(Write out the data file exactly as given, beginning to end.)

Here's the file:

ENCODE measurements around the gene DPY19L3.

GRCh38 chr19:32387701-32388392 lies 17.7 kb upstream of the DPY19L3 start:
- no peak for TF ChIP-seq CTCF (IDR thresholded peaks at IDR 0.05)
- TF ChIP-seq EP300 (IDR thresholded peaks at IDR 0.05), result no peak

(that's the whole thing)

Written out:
ENCODE measurements around the gene DPY19L3.

GRCh38 chr19:32387701-32388392 lies 17.7 kb upstream of the DPY19L3 start:
- no peak for TF ChIP-seq CTCF (IDR thresholded peaks at IDR 0.05)
- TF ChIP-seq EP300 (IDR thresholded peaks at IDR 0.05), result no peak